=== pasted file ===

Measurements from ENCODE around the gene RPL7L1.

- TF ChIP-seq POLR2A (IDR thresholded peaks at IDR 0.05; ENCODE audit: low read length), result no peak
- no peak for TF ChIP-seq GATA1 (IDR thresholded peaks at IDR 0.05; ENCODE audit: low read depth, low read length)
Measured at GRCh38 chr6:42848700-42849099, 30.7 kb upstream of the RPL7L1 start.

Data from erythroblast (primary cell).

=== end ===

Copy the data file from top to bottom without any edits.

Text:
Measurements from ENCODE around the gene RPL7L1.

- TF ChIP-seq POLR2A (IDR thresholded peaks at IDR 0.05; ENCODE audit: low read length), result no peak
- no peak for TF ChIP-seq GATA1 (IDR thresholded peaks at IDR 0.05; ENCODE audit: low read depth, low read length)
Measured at GRCh38 chr6:42848700-42849099, 30.7 kb upstream of the RPL7L1 start.

Data from erythroblast (primary cell).